$59.99 for a smartphone sounds like a great deal.  But what if your text messages, call histories, and physical location would be sent to servers in China?

On November 15, 2016, U.S. security firm Kryptowire reported that firmware on certain Blu Products phones was transmitting users’ personal data to servers in China. The transmitted data included full text messages, contact lists, call histories, phone numbers, and even data about users’ physical locations, all collected and transmitted without the users’ knowledge or consent.  It is not clear whether this was secretive data mining for advertising purposes or an attempt at intelligence collection by the Chinese government.

To its credit, Blu Products has now self-updated its software and verified the removal of the information-collecting and transmitting functions. The company also claims it has deleted the collected information and that none of the information was disclosed to any other party.   Still, these responses were not enough to prevent a lawsuit by Alabama citizen Aaron Bonds, one of the many affected phone users.

Bonds filed his suit against Miami-based Blu Products Inc., the phone manufacturer, and against China-based Shanghai Adups Technology Co. Ltd. and its U.S. subsidiary, developer of the firmware. Carmen Gonzalez, senior marketing director for Blu Products, responded to the lawsuit, stating, “This is a non issue and there is no wrong doing from BLU to warrant any such claim. There were no damages that anyone suffered, and this is a typical knee jerk ambulance chaser who dismisses details and is uneducated on the subject.”

According to the filed complaint, neither Blu Products nor Adups, the creators of the firmware, disclosed to users that this spyware came standard on some of their low-priced phones.  Even more insidiously, the spyware was undetectable by antivirus software because anti-virus programs assumed that factory-installed firmware was clean.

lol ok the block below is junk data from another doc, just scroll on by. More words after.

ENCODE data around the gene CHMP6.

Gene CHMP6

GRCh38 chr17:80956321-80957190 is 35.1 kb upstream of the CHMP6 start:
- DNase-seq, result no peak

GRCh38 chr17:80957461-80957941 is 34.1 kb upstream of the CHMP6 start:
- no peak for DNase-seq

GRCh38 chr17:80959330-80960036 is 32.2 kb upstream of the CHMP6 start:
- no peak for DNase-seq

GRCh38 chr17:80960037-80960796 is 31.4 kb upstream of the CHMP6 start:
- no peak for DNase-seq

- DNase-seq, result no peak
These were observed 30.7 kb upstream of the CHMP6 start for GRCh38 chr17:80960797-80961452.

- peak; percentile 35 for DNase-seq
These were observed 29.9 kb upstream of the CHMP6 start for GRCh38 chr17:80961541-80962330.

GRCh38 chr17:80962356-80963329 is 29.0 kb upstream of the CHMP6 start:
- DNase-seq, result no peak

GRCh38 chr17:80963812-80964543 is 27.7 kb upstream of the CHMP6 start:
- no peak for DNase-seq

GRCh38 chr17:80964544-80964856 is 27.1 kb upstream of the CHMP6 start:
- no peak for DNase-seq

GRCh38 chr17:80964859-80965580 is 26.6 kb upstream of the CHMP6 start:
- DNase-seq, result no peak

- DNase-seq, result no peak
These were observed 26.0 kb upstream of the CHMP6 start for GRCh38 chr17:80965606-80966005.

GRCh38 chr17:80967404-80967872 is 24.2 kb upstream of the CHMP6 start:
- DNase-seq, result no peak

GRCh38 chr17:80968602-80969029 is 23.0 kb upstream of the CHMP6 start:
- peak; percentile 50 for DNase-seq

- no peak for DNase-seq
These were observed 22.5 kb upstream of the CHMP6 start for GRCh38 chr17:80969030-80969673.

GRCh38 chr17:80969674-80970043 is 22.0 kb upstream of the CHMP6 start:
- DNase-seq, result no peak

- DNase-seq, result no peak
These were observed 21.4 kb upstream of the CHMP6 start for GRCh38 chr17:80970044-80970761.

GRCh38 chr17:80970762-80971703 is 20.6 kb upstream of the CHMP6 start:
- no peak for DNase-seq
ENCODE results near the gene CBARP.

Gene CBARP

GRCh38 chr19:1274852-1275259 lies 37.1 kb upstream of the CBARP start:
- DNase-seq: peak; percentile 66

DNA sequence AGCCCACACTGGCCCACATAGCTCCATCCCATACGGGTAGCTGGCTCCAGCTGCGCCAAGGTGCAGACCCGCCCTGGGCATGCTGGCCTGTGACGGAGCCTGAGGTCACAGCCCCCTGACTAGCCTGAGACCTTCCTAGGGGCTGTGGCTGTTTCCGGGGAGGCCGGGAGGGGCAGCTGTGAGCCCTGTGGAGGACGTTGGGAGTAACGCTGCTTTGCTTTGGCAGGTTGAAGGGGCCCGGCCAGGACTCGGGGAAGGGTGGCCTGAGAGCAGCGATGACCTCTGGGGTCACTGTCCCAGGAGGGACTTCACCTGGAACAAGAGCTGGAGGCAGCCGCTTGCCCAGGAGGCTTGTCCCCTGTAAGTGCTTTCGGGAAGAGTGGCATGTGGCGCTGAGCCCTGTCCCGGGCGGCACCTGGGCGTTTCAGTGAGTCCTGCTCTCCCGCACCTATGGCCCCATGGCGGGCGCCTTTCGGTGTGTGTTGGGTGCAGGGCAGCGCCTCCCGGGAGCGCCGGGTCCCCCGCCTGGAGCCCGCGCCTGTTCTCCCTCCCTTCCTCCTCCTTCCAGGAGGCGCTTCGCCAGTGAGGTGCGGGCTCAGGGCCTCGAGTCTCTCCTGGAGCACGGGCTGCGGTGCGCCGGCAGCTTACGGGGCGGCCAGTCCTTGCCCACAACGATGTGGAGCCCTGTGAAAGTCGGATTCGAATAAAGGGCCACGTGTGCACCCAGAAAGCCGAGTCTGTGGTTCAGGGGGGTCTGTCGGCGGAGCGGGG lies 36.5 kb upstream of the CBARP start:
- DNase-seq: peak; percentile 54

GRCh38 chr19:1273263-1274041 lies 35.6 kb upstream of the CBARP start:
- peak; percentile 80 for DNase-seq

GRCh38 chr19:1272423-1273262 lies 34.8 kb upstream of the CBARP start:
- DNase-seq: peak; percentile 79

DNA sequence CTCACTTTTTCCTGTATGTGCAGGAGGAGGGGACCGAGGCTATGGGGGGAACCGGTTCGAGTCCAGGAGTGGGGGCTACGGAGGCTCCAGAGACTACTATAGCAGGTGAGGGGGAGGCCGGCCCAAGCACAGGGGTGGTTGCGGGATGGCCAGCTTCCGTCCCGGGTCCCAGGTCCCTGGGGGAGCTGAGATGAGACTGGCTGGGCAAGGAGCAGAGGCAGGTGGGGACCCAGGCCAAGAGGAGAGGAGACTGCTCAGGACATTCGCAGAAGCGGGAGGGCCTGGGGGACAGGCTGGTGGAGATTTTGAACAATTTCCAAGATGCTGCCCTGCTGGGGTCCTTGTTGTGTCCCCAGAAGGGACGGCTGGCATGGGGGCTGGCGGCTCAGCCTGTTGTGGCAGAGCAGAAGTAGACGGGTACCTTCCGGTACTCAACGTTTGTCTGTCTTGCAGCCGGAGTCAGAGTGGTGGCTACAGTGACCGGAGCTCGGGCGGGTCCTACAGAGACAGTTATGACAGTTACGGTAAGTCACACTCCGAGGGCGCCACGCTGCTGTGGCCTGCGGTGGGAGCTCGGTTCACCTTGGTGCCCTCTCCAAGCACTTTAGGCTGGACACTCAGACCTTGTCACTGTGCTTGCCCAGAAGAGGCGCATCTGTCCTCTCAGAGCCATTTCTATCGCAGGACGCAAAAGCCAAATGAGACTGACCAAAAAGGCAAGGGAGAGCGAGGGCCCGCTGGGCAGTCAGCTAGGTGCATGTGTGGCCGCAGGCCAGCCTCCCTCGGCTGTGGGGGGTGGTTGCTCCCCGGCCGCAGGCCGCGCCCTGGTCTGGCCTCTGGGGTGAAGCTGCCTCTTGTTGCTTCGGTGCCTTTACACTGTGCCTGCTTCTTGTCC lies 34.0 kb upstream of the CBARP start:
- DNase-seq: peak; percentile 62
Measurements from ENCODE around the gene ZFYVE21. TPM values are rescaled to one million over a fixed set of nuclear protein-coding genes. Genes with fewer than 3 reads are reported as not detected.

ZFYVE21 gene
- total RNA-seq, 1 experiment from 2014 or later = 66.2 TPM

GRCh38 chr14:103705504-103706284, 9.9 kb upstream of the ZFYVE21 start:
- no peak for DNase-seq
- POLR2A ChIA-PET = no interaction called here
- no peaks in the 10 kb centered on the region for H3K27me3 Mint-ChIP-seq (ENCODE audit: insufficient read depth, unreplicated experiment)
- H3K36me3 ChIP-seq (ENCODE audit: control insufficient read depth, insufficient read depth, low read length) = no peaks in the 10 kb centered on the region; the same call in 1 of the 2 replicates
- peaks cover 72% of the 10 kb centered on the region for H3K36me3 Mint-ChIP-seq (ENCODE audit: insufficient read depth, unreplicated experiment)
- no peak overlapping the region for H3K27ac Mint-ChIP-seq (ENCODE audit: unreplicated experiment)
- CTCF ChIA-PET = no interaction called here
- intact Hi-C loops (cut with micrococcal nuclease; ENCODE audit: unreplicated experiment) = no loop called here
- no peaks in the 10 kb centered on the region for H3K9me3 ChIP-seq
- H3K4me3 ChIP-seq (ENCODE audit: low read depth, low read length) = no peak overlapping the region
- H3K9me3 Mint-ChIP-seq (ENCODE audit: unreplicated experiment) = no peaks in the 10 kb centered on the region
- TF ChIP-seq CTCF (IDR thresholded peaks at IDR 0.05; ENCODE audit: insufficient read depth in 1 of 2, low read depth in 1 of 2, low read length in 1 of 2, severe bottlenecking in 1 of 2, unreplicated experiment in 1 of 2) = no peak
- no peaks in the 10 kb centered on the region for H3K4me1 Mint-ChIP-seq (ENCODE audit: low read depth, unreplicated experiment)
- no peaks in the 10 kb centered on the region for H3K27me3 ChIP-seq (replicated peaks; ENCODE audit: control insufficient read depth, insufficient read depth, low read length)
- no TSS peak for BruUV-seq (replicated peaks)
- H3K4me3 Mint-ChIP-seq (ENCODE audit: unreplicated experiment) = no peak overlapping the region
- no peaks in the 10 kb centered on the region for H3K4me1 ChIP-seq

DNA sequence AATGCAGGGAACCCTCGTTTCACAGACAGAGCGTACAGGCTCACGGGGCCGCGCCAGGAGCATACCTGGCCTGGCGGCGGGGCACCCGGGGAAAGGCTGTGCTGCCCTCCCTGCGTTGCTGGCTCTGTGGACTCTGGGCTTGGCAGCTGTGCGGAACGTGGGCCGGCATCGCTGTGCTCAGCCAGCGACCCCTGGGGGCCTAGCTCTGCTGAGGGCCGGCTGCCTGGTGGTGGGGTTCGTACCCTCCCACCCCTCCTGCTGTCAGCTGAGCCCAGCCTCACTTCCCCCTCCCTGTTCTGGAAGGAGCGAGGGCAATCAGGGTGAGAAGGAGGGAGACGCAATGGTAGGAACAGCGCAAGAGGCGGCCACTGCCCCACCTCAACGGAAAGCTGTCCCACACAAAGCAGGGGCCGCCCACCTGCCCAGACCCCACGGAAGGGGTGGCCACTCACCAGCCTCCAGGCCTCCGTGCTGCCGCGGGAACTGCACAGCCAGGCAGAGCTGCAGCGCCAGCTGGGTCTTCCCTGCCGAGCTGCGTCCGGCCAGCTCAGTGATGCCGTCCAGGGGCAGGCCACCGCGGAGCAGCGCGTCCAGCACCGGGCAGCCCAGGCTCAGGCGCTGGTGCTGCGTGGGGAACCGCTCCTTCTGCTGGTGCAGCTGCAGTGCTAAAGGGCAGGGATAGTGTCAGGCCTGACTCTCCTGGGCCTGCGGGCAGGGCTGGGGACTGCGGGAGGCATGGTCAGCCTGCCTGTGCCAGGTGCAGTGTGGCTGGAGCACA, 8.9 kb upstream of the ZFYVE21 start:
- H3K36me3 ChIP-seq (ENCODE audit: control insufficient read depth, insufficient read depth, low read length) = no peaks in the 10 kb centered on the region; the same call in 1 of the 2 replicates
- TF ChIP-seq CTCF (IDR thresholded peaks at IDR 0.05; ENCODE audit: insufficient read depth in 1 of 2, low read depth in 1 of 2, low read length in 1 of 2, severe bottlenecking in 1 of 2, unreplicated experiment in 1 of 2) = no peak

Given that over 120,000 phones were affected, these possible violations of multiple federal laws are shaping up to be a robust class action suit.  There are several potential violations of law at issue in this pending action.  By capturing and sharing users’ data without consent, the defendants might have violated the Wiretap Act, which prohibits the intentional interception, disclosure, and use of electronic communication.  The same facts could also be a violation of the Electronic Communications Privacy Act, which prohibits intentional, unauthorized interception, disclosure, or use of electronic communications in which there is an expectation of privacy.

Lastly, Adups’ firmware could have violated the Magnuson-Moss Warranty Act.  Generally speaking, the Act requires an implied warranty which includes a promise that the goods sold will do what they are meant to do and that there is nothing significantly wrong with them.  Assuming that the ordinary purpose of a phone is to transmit private, confidential data in a secure manner, it is possible that a phone which fails to perform this function violates the implied warranty.

Brent D. Kapper

 

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